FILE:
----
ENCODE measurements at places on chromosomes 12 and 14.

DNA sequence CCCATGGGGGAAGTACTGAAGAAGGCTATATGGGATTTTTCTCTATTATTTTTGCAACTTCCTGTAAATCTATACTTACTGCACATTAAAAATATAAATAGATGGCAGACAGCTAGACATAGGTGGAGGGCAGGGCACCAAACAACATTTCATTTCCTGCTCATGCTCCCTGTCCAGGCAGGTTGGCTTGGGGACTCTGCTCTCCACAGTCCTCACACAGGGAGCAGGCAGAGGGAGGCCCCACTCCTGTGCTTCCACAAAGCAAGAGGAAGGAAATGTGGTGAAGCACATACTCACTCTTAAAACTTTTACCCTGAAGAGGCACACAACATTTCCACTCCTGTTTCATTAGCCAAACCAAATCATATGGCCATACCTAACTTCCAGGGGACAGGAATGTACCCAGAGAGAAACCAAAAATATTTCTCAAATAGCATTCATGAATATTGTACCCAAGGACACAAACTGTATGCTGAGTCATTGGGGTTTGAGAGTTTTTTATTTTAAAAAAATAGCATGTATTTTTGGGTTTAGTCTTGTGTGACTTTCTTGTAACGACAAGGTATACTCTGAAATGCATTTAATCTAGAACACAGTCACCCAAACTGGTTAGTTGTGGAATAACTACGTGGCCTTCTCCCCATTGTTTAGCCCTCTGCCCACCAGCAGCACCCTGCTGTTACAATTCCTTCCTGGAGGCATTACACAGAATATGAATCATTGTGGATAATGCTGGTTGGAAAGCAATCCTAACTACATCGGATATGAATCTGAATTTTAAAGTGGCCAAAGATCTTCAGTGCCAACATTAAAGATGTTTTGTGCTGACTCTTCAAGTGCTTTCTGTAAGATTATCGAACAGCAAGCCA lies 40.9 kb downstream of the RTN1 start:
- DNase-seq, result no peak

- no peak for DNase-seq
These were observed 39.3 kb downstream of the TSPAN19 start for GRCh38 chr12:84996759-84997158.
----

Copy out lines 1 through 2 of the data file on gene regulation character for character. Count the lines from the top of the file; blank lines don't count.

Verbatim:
ENCODE measurements at places on chromosomes 12 and 14.

DNA sequence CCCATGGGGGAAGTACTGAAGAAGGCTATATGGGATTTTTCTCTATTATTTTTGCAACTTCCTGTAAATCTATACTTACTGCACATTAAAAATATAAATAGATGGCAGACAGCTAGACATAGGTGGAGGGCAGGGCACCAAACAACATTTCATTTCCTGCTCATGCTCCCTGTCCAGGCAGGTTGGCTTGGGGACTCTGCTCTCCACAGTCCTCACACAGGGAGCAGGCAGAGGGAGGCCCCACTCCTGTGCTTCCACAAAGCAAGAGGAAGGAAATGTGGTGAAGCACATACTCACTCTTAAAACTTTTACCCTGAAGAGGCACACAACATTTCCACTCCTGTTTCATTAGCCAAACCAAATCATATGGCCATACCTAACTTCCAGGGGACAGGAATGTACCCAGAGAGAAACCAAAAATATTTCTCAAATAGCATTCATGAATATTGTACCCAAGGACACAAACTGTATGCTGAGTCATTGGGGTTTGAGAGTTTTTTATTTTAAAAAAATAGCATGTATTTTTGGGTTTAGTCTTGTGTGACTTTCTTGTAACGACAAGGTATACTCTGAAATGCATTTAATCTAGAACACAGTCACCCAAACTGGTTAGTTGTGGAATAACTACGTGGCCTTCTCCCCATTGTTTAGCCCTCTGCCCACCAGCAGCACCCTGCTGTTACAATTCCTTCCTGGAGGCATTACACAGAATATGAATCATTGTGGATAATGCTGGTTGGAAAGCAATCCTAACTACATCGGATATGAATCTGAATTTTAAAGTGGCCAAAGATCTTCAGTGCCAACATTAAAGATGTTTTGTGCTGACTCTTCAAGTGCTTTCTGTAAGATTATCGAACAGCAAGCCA lies 40.9 kb downstream of the RTN1 start: